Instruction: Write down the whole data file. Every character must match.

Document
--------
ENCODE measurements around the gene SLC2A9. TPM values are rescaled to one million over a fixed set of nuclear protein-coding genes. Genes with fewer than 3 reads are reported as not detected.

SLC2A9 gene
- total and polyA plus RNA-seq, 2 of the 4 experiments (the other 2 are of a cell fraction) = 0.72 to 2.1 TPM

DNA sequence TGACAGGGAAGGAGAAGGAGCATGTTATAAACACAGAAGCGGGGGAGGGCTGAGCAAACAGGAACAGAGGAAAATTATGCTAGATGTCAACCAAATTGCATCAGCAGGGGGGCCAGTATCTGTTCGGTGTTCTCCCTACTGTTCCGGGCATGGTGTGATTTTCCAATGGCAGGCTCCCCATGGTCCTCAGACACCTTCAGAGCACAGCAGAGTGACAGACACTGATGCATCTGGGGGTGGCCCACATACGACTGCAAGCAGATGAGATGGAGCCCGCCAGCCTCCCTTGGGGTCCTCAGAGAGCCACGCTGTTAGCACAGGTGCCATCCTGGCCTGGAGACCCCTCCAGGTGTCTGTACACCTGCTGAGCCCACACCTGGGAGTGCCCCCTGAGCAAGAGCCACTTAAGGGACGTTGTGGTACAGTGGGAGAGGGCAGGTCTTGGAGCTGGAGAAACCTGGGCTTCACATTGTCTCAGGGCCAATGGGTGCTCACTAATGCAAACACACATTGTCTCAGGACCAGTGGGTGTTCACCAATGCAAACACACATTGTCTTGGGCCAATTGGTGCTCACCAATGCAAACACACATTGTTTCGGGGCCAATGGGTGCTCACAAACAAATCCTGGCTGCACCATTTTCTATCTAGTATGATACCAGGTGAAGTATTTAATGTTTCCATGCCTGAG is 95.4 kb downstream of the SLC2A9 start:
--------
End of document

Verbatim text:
ENCODE measurements around the gene SLC2A9. TPM values are rescaled to one million over a fixed set of nuclear protein-coding genes. Genes with fewer than 3 reads are reported as not detected.

SLC2A9 gene
- total and polyA plus RNA-seq, 2 of the 4 experiments (the other 2 are of a cell fraction) = 0.72 to 2.1 TPM

DNA sequence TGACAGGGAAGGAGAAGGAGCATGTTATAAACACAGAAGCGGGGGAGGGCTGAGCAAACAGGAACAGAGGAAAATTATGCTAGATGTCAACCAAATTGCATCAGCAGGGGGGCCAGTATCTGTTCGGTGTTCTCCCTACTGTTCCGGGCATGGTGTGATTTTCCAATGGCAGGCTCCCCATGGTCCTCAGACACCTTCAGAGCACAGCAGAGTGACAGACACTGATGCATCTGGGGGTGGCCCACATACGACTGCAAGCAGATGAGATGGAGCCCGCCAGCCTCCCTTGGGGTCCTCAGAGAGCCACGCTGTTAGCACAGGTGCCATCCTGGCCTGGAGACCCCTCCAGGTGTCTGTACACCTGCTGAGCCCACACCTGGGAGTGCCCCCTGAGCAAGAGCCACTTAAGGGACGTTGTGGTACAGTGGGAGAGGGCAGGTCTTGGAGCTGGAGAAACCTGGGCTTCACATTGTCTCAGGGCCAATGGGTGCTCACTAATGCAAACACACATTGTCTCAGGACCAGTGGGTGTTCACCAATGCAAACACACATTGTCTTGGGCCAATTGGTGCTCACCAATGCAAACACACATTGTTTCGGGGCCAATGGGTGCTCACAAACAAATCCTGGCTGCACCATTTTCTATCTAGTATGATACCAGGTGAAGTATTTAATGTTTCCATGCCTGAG is 95.4 kb downstream of the SLC2A9 start: